Interview: How to be Profitable and Moral with Dr. Jaana Woiceshyn

Jaana WoiceshynWe’re super excited to post our interview with Dr. Jaana Woiceshyn, author of the new book How to be Profitable and Moral: A Rational Egoist Approach to Business.  It applies rational virtues through examples in business for a thorough chewing of the concepts to have your understanding rock solid and ready to apply.  You can get it at (or .ca for those Canadians out there) in Hardcover or affordable Kindle eBook format (we receive a small commission if you buy through our link, just enough to keep the lights on).Profitable and Moral book  You can also check out the official website of the book.

“The bottom line, it has to be your self-interest”

Preview of the questions you’ll be able to hear answered: [order changed slightly during the interview]


What was your motivation for writing the book?


On your website you describe the book as a thinking manager’s guide to ethics that will lead to profits. Can you describe a little bit more your intended audience of thinking managers, for example, how general of an audience could it work for and then if it would fit for those more advanced in understanding rationality and accepting of general principles like the profit motive?

The Enhanced Case Method

In Business School including in Business Ethics, the topics are almost always taught using the so called case method, where a situation is given and possibly an ethical dilemma but generally the theory behind ethics is absent or light (in my MBA class there was only a very simplistic slide or two on frameworks). Students then are just expected to give their opinions, with “no right answers.” Your research paper on using cases not just as a discussion point but to teach moral reasoning is a different approach, one that you take in this book. Can you describe how your method enhances learning?

Occupy B-School – Attack on Business Education

In the era of attacks on business school existence in the press post financial crises, more ethics are often stated as what business needs, which may be right, but what is proposed are forms of altruism: corporate social responsibility, stakeholder value, environmentalism, etc.  Can you describe where the alternative you propose, rational egoism, fits in?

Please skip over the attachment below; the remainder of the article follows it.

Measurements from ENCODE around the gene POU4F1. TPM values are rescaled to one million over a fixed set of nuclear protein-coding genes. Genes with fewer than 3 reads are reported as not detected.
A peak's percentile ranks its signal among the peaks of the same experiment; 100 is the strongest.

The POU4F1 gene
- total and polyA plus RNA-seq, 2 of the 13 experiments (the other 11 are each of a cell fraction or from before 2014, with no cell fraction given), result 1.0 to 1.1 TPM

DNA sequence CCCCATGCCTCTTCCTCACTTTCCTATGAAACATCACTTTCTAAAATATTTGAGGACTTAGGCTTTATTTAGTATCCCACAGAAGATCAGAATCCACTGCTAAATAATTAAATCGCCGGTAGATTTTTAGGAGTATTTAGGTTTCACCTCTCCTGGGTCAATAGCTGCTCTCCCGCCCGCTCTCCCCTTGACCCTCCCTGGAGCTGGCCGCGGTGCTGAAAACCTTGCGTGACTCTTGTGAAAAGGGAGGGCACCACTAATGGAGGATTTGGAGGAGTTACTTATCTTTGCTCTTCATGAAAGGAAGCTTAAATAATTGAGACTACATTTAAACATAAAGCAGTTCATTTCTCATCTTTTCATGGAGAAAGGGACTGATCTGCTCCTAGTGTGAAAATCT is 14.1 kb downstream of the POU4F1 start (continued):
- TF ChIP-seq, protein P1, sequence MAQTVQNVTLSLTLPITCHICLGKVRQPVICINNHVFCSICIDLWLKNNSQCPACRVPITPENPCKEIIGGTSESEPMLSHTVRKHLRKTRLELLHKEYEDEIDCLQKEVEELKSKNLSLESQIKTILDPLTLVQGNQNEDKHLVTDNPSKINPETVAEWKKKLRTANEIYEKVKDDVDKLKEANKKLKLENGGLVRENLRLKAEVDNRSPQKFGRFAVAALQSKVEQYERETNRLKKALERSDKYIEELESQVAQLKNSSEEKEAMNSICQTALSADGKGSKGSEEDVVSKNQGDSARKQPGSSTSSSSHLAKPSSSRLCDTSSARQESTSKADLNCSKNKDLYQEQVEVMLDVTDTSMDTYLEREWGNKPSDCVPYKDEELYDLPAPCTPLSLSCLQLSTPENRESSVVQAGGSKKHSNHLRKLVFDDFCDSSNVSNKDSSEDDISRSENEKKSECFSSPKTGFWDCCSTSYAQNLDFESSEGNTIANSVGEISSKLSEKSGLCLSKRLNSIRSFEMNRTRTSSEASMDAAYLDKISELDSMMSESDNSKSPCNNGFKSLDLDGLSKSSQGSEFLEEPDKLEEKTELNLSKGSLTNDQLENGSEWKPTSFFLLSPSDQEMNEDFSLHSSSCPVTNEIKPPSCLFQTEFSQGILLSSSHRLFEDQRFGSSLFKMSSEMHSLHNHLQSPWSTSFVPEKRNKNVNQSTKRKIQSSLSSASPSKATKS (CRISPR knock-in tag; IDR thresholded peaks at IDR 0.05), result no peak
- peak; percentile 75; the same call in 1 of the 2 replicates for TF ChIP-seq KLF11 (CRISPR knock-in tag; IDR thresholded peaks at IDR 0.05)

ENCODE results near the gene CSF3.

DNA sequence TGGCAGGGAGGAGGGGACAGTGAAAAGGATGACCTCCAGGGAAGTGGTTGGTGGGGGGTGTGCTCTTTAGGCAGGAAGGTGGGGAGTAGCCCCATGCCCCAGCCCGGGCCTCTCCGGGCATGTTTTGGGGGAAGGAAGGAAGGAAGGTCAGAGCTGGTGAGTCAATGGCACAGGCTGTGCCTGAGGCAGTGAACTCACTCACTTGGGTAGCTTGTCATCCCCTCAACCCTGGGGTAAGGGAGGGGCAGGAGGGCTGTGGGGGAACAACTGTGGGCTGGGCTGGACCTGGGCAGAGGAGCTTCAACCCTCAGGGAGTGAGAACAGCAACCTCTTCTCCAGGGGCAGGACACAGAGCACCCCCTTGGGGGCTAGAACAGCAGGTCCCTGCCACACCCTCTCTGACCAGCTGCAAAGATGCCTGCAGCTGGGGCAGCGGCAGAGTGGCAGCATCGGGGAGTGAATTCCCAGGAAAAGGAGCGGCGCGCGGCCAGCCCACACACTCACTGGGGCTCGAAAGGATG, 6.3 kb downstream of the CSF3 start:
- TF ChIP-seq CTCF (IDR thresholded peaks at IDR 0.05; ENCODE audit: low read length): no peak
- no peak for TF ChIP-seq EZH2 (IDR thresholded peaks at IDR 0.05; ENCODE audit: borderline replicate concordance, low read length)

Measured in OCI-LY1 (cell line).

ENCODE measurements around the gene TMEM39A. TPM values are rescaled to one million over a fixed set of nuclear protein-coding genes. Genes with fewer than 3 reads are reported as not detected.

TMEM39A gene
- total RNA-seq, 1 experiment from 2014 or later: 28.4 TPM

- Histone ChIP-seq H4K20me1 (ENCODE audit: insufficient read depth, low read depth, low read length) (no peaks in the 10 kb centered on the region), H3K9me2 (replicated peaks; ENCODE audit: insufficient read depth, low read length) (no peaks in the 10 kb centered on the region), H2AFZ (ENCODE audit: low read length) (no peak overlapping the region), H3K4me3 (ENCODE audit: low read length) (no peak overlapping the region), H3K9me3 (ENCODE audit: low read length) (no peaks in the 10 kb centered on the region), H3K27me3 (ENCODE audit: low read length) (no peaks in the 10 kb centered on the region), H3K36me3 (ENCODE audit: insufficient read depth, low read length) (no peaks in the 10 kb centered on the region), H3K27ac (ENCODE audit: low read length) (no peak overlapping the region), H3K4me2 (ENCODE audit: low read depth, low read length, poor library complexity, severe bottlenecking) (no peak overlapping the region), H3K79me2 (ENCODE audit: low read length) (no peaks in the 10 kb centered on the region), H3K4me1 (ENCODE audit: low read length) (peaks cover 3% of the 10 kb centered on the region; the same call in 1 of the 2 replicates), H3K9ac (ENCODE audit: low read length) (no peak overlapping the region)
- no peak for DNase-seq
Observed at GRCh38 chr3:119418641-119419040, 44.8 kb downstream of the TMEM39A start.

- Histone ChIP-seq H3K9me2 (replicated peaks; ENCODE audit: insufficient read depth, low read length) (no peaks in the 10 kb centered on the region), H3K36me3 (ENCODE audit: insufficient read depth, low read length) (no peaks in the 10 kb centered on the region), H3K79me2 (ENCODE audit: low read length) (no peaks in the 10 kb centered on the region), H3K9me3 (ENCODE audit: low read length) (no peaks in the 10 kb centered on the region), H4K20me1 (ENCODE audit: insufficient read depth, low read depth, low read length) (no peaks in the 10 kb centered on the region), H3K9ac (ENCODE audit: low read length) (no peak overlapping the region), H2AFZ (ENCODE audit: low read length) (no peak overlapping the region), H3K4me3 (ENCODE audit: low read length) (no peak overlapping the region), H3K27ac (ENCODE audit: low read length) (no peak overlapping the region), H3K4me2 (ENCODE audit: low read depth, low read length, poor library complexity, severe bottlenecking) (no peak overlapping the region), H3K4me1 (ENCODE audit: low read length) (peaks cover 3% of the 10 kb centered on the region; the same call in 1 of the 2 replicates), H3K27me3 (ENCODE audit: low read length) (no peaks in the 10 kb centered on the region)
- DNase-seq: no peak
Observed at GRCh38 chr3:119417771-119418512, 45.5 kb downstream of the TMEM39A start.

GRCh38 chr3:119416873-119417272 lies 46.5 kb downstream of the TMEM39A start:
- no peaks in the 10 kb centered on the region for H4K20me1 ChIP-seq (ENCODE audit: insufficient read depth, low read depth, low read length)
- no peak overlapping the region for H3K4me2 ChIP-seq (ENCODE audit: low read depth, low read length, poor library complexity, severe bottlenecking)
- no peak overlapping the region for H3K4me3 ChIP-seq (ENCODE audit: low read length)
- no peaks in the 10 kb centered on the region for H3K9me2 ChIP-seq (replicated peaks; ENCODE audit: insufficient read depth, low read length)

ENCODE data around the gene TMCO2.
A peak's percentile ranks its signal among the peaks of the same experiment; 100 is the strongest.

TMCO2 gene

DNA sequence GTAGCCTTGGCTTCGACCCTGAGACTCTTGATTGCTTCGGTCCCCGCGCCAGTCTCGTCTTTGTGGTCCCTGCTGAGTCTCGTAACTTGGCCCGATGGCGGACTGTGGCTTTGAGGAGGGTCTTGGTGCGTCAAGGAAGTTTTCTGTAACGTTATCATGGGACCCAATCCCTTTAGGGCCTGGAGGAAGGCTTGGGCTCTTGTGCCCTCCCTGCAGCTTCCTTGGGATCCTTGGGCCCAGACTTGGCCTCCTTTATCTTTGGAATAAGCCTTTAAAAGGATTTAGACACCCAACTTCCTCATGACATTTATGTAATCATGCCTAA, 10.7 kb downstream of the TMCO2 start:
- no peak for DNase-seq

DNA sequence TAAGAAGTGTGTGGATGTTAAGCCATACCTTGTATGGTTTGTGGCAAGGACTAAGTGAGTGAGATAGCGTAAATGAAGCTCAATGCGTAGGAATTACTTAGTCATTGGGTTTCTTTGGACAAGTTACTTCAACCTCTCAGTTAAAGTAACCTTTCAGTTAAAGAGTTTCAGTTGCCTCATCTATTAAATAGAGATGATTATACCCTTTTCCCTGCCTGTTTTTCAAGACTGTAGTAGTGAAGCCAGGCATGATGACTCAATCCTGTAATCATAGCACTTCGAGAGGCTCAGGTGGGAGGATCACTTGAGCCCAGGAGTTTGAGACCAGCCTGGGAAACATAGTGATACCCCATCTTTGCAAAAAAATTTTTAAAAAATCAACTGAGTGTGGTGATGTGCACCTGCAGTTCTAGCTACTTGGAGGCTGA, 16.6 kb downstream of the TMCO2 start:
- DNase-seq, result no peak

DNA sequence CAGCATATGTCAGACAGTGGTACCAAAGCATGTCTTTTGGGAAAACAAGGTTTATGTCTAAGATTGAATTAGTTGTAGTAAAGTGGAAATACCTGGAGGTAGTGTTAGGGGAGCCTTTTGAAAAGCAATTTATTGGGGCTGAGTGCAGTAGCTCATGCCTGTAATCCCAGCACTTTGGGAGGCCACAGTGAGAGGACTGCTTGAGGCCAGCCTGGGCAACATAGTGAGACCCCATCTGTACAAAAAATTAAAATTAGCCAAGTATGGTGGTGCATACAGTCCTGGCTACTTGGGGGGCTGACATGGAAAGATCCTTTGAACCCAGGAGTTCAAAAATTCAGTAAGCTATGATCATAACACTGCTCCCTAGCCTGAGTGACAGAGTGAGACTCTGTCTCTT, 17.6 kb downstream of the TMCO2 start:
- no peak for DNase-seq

Value of the Book

What is the value of this book for a manager who considers himself rational already? In the book you mention guarding against making mistakes? Is this clear articulation of the applications and “chewing” the concepts of the egoist virtues what enables better outcomes when situations are ambiguous or more difficult to sort out?

Profitable and Prideful

There are a lot of great examples of very “product focused” leaders taking great pride in the material output of their work from Steve Jobs and Mark Zuckerberg to the main character in the older movie Executive Suite, or even Howard Roark from The Fountainhead. Their pride in creating something good seems to come first with profits as the result. This is in contrast to those who say they are focusing on profits first but really mean short term quarterly earnings not long term profit maximization. What is the connection between shareholder value maximization and individual productiveness and pride?

Profitable and Just

In your book, you warn against egalitarianism. How can a manager stand against legislative egalitarianism and cultural expectations of “fairness” to maintain a principled approach to justice?

Working for Multi-National Companies

How do you work for a large company with thousands of individuals how do you operate when not all people and policies mesh with your morals?

For example, There are very strict voluntary corporate codes of conduct as well as US laws, but bribes in foreign countries are still often the way of doing business. Is it ever moral to bribe government officials in other countries in order to step through the bureaucracy faster? Is it ever, immoral to do so?
What about when your employer pursues government stimulus funds?

Tools for Achieving Values

Our blog readers are those looking to achieve values in business by being more productive using reason. What tools do you offer in the book to help us achieve those values?

About Taylor O

I'm a project management consultant based in Seattle, Washington where I work predominantly on engagement between IT and business on projects generally centered around a major software implementation and resulting change in how business is done. You'll find me exploring whatever new city I happen to move to in the local music venues, SCUBA dive sites or learning some new skill. I have an MBA from the University of Toronto's Rotman School of Management where I focused on Innovation and Strategic Management. I also have a masters in Information Systems from Indiana University and a BS in Business from Miami University (Ohio not Florida).

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